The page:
Attempted theft of $500,000 via cyber-attack on real estate agency: Settlement agents bulletin issue 61 (September 2016)
29 September 2016
A Perth real estate agent is breathing a sigh of relief after a cyber-attack was thwarted in an attempt to steal $500,000 from a trust account.
It’s believed the cyber thieves gained access to the agency’s bank accounts after malware was downloaded into their computer system, probably from an attachment being opened or a website link being clicked in a scam email. The installed malware allows the criminals to record keystrokes and discover bank log in details, including the password.
The unauthorised withdrawal of $500,000 was discovered by a staff member the next morning who immediately contacted their bank. The bank commenced action to have the transfer terminated and the funds returned. The money had not been collected by the scammers so the transaction was stopped and the funds were successfully recovered.
Acting Commissioner for Consumer Protection David Hillyard praised the quick action of the staff member who had prevented a devastating loss.
“A delay in reporting this loss and requesting stops be placed on the transfer could have resulted in the funds being in the hands of scammers and the agency facing a financial disaster,” Mr Hillyard said.
“We commend the quick action that was taken which robbed the scammers of a huge windfall from their criminal activities and maintained the agency’s financial integrity. The agency’s best practice standard of reconciling their trust accounts daily was integral to their picking up on the theft quickly.
“Even though the theft was prevented, the agency has implemented new and more secure connections to its bank through the use of a real-time device commonly called a Security Token which changes the internet banking authorisation passcode on a continual basis.
“Two people are now required to independently enter their system-generated and unique passcode to jointly authorise all transfers of funds out of the trust account. These measures ensure that an unauthorised transfer request is rejected and the agency is advised.”
In February 2014, a Broome real estate agency lost $50,000 after scammers accessed the agency’s online banking system and changed the bank account details of their clients who were on a ‘pre-entered list’ of recipients for regular payments. The account details were later changed back to the original in the hope that the fraud would not be detected. The agency was reimbursed by their bank.
In March 2013 a Perth settlement agency had $50,000 in two BPay transactions taken from their trust account but the suspicious transactions were detected early by the bank and the money was recovered.
Mr Hillyard said people, not only working in real estate but in all businesses, need to be careful about the attachments they open or the links they click on contained in seemingly innocuous emails.
“Giving cyber criminals access to your computer by unknowingly downloading malware means the thieves can compromise your accounting and banking system or they can even spoof emails of executives, tricking staff in to making payments. Staff should be trained to recognise the risks and query these emails to prevent incursions.
“Every business should have procedures and protocols which will prevent unauthorised access to their computer system and to detect malware. Having up-to-date anti-virus and anti-malware software is essential.
“Regular checking of bank account balances and daily reconciling of accounts may uncover unauthorised withdrawals in time for them to be stopped. We advise staff working in the finance area have strict processes around money transfers and changing supplier bank account or contact details.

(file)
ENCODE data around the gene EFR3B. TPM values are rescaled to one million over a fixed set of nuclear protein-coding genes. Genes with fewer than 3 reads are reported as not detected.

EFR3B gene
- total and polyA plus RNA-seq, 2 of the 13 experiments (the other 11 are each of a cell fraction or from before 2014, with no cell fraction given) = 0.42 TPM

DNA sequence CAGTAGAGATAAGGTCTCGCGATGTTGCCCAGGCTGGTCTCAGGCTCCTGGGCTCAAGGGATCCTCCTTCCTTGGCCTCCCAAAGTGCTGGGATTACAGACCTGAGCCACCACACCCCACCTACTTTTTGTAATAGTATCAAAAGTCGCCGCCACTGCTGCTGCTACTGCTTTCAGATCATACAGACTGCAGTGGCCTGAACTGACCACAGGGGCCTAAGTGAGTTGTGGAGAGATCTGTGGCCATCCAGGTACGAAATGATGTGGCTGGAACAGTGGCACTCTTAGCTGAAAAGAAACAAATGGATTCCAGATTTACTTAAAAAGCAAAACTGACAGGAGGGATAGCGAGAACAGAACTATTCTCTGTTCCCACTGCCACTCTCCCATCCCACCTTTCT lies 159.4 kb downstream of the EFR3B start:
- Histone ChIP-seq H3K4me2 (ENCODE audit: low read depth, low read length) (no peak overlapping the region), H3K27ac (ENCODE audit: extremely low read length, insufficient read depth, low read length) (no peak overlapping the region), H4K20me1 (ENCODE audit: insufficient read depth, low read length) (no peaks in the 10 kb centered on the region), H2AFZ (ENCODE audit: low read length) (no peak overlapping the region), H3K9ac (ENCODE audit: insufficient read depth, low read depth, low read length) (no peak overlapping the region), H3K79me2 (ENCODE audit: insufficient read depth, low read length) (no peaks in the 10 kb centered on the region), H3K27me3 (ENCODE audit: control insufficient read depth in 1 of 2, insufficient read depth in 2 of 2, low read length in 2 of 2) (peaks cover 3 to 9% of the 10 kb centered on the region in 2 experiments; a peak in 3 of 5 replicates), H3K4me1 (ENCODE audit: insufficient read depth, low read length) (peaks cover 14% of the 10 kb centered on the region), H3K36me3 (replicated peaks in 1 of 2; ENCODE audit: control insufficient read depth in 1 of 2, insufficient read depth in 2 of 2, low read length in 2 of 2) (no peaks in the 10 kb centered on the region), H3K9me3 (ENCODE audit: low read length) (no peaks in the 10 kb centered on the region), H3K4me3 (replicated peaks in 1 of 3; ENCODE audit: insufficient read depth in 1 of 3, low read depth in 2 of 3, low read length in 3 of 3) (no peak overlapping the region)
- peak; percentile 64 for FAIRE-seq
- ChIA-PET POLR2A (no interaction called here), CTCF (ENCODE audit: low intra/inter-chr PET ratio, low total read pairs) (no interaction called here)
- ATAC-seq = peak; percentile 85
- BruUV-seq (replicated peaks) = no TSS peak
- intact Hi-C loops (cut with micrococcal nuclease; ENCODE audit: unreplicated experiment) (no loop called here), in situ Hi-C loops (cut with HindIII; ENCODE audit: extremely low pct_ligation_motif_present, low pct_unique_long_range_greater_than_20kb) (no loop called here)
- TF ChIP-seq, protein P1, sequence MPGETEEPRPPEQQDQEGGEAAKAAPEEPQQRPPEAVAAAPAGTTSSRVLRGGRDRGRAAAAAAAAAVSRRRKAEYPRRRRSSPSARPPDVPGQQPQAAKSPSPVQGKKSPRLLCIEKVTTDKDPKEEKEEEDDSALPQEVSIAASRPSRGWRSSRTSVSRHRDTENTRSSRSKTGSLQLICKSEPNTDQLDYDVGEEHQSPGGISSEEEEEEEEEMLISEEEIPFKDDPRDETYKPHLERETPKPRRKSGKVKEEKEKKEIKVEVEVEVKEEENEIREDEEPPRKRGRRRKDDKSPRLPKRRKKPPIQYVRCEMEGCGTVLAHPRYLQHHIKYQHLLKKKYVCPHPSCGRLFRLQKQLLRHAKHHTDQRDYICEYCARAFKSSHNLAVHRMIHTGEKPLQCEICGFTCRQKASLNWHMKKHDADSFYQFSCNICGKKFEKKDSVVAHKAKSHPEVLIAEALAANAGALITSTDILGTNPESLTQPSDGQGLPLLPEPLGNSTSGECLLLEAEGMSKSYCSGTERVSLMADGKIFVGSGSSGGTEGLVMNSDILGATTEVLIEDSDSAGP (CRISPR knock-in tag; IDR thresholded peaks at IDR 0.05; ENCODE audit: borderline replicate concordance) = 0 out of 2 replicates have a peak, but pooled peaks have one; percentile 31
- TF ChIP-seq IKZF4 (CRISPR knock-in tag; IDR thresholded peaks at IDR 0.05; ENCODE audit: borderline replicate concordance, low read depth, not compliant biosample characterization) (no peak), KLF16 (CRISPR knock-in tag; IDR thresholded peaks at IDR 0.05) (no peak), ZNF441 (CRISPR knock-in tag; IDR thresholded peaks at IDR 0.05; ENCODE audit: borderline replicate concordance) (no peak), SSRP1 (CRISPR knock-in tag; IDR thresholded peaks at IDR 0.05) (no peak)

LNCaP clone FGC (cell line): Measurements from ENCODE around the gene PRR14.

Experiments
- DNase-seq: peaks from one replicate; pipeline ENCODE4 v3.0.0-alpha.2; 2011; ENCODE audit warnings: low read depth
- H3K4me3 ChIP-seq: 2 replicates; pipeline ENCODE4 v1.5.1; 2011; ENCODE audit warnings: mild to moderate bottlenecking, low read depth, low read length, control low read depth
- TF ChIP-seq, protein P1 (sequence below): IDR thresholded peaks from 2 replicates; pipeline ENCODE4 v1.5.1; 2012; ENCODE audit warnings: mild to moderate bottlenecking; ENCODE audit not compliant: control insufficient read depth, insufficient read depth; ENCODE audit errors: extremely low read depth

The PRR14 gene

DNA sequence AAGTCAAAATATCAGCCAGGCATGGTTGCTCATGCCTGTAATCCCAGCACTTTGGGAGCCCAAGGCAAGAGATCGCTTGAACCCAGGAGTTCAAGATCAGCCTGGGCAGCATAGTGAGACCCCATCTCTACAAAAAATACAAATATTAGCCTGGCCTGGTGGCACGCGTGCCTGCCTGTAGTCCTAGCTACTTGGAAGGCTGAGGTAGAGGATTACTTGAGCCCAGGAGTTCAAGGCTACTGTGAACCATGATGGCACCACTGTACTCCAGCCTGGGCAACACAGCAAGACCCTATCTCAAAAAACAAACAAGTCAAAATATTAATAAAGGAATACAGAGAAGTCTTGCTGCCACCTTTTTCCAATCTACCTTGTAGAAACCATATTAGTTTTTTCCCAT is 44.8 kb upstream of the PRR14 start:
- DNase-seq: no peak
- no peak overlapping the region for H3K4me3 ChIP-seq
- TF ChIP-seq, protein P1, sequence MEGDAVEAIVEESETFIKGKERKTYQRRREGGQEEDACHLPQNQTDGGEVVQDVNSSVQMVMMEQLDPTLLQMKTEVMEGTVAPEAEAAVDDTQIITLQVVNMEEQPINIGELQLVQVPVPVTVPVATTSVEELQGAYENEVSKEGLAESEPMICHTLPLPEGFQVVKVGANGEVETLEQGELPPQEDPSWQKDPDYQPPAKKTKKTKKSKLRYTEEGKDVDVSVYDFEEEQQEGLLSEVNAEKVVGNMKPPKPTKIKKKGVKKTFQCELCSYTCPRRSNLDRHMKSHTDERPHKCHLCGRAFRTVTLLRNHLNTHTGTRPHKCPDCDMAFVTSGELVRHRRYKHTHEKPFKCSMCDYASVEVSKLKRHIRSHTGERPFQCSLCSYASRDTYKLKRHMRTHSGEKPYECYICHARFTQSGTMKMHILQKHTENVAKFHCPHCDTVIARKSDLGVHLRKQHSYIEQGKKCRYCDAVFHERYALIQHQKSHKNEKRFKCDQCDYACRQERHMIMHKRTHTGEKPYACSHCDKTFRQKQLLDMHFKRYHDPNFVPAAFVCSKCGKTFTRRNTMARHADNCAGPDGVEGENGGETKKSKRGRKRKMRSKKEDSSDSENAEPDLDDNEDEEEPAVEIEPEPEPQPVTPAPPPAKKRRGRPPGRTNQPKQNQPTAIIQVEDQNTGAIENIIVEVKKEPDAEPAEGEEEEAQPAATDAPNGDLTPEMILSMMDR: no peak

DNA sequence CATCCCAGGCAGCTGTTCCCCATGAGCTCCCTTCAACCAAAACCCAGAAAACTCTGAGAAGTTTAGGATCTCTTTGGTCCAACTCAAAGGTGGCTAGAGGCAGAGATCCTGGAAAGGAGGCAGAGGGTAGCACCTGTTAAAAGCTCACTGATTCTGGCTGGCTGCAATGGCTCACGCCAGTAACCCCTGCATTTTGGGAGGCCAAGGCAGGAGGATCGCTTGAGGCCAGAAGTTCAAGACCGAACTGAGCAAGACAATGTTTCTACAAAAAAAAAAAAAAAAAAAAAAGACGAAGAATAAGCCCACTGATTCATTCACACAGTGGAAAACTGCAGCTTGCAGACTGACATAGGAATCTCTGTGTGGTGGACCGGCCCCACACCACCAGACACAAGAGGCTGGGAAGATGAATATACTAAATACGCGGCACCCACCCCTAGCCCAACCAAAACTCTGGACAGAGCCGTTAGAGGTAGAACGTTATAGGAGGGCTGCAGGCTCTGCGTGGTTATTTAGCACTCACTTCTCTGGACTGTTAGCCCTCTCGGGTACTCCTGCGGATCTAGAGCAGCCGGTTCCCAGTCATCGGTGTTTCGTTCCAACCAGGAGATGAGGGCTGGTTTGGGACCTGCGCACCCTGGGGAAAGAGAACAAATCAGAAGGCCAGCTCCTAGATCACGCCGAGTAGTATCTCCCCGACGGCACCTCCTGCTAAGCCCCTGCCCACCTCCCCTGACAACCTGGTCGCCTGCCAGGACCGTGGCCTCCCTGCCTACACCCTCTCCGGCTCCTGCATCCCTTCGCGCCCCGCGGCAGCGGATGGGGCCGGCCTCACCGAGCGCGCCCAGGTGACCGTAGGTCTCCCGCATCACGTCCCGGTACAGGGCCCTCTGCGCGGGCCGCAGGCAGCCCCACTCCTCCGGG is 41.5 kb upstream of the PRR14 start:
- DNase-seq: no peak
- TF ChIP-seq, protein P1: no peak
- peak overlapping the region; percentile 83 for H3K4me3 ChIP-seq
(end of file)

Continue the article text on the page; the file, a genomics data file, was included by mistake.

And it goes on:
“Businesses should discuss their online banking security measures with their bank who may recommend extra measures to provide some peace of mind.
“In this latest instance, the agency had put in place all reasonable securities and processes however the scammers were still able to trick the system into commencing the transaction to fraudulently move $500,000 out of their trust account.
“Only through the quick actions of a very diligent staff member had the crime been foiled on this occasion but everyone needs to be vigilant so they don’t fall victim to these cyber criminals.”
Organisations targeted by cyber-attacks and scams can report the details to WA ScamNet at Consumer Protection by calling 1300 30 40 54 or by emailing firstname.lastname@example.org.
Some tips that may prevent fraud losses:
- Ensure they have the latest security software (e.g. anti-virus, anti-spyware, firewall) installed on their computer systems and keep their operating system up-to-date.
- Remind staff of basic electronic security measures. If suspicious emails from any source contain an attachment, do not open them as they may contain malicious software (i.e. malware). Delete these emails immediately. Do not click on any links within these emails.
- Consider using security tokens for e-banking and ensure the device protocols are set to the highest possible level for all staff members.
- Do not store payee lists within your online bank accounts as there are many ways to manipulate these entries. When creating an electronic transfer of funds, the payee’s details should be entered manually on each occasion.
- Be wary of unsolicited emails purporting to be from your bank as some of these may be spam or hoaxes.
- Be aware that banks will never ask you to supply any of your details via email.
- When accessing your bank online, always type the address into the address bar. Never click on an online link or ‘favourite link’ to access your bank’s webpage as these can be manipulated to send you to a counterfeit site (known as phishing). While these sites may look very similar to your banks website, they are operated by fraudsters to obtain your personal banking details and passwords.
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